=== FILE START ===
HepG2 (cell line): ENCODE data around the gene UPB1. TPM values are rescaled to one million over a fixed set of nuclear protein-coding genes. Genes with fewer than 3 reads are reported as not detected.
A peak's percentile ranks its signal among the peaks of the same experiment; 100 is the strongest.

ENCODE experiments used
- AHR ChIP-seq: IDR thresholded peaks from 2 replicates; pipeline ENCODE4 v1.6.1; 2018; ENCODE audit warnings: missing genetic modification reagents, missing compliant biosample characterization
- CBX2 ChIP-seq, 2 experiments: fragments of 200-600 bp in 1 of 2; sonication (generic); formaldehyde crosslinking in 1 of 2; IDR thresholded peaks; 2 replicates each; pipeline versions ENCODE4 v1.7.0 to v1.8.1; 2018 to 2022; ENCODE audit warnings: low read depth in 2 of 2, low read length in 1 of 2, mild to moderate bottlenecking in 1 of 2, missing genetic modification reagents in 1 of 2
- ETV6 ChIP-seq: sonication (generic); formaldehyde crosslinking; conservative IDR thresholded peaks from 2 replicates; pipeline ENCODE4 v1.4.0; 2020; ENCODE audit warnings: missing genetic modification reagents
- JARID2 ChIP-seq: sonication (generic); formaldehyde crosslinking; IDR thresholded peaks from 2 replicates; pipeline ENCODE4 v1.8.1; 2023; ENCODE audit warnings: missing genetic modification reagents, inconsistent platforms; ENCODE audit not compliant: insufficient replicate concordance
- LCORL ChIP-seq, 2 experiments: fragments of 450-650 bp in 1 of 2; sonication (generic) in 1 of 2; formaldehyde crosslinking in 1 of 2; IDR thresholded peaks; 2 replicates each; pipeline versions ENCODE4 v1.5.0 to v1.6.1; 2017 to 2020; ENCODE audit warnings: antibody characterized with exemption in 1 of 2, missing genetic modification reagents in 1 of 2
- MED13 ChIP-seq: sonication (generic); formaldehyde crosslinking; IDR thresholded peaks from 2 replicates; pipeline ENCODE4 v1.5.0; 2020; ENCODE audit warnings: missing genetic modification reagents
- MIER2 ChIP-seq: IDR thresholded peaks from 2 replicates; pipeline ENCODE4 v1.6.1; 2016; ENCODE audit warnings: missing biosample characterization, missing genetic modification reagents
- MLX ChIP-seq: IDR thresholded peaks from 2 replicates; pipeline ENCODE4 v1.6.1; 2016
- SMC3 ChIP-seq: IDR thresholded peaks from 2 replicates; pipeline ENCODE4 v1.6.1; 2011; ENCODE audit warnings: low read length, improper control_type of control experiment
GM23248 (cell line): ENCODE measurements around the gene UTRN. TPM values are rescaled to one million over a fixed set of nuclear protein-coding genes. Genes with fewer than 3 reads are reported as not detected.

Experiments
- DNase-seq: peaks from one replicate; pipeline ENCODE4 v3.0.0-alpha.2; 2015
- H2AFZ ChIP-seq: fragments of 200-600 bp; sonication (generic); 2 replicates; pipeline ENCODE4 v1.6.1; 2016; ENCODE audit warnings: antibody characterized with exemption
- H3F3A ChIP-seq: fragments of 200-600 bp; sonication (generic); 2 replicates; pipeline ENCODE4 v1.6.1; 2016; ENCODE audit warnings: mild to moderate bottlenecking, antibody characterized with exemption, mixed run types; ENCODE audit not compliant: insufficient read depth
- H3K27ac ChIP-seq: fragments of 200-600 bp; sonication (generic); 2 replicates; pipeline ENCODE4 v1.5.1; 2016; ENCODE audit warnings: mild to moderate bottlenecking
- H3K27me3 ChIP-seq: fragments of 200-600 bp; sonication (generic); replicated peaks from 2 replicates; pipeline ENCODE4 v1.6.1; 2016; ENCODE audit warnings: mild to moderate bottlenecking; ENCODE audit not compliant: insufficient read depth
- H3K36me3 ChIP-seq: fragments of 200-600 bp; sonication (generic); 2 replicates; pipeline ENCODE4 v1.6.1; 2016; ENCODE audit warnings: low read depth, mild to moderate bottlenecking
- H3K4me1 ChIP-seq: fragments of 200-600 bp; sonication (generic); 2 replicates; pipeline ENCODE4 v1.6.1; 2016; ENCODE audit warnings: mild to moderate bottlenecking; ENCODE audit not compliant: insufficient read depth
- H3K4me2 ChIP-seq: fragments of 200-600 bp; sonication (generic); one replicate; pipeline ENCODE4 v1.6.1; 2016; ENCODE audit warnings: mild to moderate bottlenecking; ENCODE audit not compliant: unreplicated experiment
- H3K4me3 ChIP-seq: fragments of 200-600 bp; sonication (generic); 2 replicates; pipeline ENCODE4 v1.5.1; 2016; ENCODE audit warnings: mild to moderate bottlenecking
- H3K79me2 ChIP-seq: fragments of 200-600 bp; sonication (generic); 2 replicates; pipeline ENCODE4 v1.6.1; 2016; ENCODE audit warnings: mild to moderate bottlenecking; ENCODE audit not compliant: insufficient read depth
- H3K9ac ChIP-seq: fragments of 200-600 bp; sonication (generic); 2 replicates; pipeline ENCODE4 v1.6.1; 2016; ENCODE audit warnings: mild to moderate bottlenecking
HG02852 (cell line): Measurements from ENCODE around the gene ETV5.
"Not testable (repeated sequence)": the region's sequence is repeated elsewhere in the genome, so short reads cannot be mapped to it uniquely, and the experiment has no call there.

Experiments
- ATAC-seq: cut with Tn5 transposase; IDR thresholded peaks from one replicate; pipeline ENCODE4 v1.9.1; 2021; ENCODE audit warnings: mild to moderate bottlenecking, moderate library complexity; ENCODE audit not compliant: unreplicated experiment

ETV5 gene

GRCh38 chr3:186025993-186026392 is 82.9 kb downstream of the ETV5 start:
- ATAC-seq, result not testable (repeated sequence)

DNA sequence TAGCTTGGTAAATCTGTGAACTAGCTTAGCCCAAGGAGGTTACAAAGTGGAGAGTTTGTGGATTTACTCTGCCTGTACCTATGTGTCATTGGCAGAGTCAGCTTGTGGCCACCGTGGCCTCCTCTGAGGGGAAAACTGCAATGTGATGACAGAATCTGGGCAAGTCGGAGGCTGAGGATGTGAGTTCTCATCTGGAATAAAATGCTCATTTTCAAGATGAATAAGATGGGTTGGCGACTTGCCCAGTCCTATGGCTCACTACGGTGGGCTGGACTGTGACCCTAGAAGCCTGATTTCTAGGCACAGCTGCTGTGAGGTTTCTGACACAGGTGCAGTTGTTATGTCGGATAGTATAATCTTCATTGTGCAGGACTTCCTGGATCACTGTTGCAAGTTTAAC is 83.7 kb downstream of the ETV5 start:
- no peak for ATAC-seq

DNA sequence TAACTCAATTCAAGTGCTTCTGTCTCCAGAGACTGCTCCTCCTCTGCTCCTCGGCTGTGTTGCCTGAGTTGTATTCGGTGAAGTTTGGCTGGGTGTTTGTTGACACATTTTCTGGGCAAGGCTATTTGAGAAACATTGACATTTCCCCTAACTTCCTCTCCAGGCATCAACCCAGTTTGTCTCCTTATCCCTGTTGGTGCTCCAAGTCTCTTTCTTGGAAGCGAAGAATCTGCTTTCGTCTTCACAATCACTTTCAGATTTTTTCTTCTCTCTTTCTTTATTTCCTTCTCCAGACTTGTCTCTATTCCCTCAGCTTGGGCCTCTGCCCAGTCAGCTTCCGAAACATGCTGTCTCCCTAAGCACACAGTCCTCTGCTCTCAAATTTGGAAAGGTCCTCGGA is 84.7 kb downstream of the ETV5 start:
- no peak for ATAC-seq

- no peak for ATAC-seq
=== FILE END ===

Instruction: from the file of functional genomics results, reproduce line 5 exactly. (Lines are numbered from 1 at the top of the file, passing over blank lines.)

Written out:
- CBX2 ChIP-seq, 2 experiments: fragments of 200-600 bp in 1 of 2; sonication (generic); formaldehyde crosslinking in 1 of 2; IDR thresholded peaks; 2 replicates each; pipeline versions ENCODE4 v1.7.0 to v1.8.1; 2018 to 2022; ENCODE audit warnings: low read depth in 2 of 2, low read length in 1 of 2, mild to moderate bottlenecking in 1 of 2, missing genetic modification reagents in 1 of 2